- Survivors pulled from Oklahoma tornado debris as toll falls |
- Analysis: Some Republicans see new scandal in Sebelius fundraising
- Convicted U.S. killer Arias would join tiny death row group
- Drop in U.S. underground water levels has accelerated -USGS
- Israel fires back at Syria after gunshots at its troops
Tens of thousands of Spaniards rally against spending cuts
MADRID (Reuters) - Tens of thousands of Spaniards rallied in Madrid on Saturday to protest against spending cuts and tax rises in a country reeling from high unemployment and a grueling recession.
Teachers, nurses and social services workers thronged the capital's central Plaza Colon a day after Spain said it would present new economic reforms at the end of September likely to contain more austerity measures.
The cuts are seen as a precursor to an economic program which Spain will have to implement in return for receiving support from euro zone rescue funds and the European Central Bank to help lower its borrowing costs.
The demonstrators, from all over Spain, chanted, sang and listened to speeches from union leaders.
Some blew whistles and waved banners reading 'Enough!' and 'They're sinking the country' to protest against the spending cuts in health, education and social services.
"There is no area of my work which has not been affected by the cuts," said Jorge, a 52-year-old doctor from Valencia who declined to give his surname.
He said his salary had shrunk around 30 percent because of measures.
"It's a drastic reduction in the quality of service for patients, it's terrible," he added.
Others said they feared for the future of their children in a country where one in four is out of work and mired in a second recession in three years.
"Spain has gone back to the 1950s, when the Spanish had to go to Germany in search of work," said 50-year-old teacher Adelaida Liviano, who said half of her pupils had started the year without school books because of the scrapping of subsidies.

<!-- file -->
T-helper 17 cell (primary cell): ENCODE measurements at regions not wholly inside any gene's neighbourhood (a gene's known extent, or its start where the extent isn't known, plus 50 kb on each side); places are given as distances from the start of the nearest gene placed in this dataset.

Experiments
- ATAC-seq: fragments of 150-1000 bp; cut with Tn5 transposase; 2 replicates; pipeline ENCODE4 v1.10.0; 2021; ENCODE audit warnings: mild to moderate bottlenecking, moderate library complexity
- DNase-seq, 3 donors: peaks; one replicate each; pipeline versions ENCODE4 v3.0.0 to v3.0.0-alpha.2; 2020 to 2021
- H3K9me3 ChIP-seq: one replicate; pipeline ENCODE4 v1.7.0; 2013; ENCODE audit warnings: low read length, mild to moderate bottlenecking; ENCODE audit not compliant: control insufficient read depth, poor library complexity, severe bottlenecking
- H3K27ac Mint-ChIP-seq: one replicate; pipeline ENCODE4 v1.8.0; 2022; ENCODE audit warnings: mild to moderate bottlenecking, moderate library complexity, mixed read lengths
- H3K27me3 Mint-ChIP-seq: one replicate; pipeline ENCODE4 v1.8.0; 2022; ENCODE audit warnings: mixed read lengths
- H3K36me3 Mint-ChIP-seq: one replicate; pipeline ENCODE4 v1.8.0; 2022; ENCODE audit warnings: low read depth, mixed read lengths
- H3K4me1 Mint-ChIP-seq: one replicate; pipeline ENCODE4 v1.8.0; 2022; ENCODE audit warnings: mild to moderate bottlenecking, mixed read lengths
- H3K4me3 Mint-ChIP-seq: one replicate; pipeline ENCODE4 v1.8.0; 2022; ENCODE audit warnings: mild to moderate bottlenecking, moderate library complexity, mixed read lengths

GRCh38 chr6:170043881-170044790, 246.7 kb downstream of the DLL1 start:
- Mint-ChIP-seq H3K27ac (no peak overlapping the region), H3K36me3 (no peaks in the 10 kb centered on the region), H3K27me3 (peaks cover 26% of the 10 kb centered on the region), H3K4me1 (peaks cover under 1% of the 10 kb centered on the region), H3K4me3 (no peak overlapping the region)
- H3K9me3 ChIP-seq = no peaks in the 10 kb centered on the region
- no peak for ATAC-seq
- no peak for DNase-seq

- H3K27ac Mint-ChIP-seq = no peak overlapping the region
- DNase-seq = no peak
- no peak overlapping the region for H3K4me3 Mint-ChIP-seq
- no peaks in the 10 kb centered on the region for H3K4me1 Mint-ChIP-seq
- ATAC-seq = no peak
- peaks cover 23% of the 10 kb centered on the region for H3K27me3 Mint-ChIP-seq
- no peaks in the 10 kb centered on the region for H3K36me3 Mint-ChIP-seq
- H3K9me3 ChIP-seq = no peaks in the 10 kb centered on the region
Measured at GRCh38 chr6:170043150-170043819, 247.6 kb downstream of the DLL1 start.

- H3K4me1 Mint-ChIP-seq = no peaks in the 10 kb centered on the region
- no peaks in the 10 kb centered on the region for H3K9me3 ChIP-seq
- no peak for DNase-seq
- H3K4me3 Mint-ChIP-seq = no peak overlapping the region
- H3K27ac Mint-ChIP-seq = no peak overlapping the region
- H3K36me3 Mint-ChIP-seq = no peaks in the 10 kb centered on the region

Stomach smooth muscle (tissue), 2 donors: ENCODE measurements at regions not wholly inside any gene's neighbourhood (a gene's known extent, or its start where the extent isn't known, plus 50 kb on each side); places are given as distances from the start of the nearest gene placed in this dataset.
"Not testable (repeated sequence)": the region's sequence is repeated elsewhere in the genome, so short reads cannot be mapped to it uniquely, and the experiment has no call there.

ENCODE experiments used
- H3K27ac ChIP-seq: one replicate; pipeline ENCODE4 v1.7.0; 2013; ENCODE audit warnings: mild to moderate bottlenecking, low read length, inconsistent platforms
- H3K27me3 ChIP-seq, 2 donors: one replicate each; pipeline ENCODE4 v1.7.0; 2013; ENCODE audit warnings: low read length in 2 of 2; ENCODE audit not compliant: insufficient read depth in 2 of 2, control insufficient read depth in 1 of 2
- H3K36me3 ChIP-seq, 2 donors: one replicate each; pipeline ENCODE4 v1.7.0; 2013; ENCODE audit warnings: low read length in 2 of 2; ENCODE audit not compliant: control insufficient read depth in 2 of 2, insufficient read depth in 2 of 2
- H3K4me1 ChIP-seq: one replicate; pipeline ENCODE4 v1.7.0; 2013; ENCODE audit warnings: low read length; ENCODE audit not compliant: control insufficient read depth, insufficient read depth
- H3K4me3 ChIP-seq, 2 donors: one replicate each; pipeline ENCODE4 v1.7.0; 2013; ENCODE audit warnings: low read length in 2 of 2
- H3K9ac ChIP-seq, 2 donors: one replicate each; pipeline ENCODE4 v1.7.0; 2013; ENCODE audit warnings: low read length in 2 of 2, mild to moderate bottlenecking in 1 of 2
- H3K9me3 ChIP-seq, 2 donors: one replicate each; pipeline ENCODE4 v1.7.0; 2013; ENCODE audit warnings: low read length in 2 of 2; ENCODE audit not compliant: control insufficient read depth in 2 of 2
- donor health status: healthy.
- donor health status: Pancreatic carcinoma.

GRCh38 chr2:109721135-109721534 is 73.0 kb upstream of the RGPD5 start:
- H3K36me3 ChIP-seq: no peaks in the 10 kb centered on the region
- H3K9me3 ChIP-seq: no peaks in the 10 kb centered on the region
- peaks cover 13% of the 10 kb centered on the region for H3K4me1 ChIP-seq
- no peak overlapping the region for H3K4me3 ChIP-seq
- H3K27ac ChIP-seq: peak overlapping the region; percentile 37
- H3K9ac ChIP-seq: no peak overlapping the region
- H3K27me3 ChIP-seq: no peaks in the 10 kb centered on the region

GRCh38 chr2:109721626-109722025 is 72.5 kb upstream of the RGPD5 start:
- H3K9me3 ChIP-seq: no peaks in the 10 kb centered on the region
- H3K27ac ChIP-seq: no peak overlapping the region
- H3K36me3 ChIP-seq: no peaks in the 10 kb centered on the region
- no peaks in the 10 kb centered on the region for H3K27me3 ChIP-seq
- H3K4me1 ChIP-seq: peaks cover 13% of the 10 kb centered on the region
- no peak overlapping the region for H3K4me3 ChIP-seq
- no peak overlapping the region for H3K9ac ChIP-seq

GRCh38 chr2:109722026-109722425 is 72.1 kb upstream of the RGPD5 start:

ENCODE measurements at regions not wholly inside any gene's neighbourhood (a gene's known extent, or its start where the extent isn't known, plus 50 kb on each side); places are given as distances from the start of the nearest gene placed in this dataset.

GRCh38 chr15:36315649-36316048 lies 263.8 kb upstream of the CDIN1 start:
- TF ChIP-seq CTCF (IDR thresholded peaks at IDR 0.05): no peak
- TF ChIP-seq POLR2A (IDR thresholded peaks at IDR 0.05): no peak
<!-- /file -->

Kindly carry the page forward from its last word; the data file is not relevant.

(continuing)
Spain announced a package of spending cuts and tax hikes worth 56 billion euros in July but many economists still expect the euro zone's fourth largest economy to miss its 2012 deficit target.
It has accepted a European credit line of up to 100 billion euros to prop up its ailing banks as it seeks to avoid a full-blown bail-out which the euro zone would struggle to afford.
However, most analysts and policymakers believe it is only a matter of time before Spain will require more international help to lower its punishing borrowing costs.
Everyday living costs like heating, phone bills, clothes and haircuts all became more expensive at the start of the month after a hike in value-added tax.
"The government is aware that is it asking for sacrifices from Spaniards, but these sacrifices are absolutely unavoidable," Economy Minister Luis de Guindos said at a European finance minister meeting in Cyprus on Saturday.
Police and city officials have a policy of not giving crowd counts for demonstrations. A Reuters witness estimated the crowds in tens of thousands.
(Additional reporting by Julien Toyer in Cyprus; Editing by Angus MacSwan)
- Tweet this
- Share this
- Digg this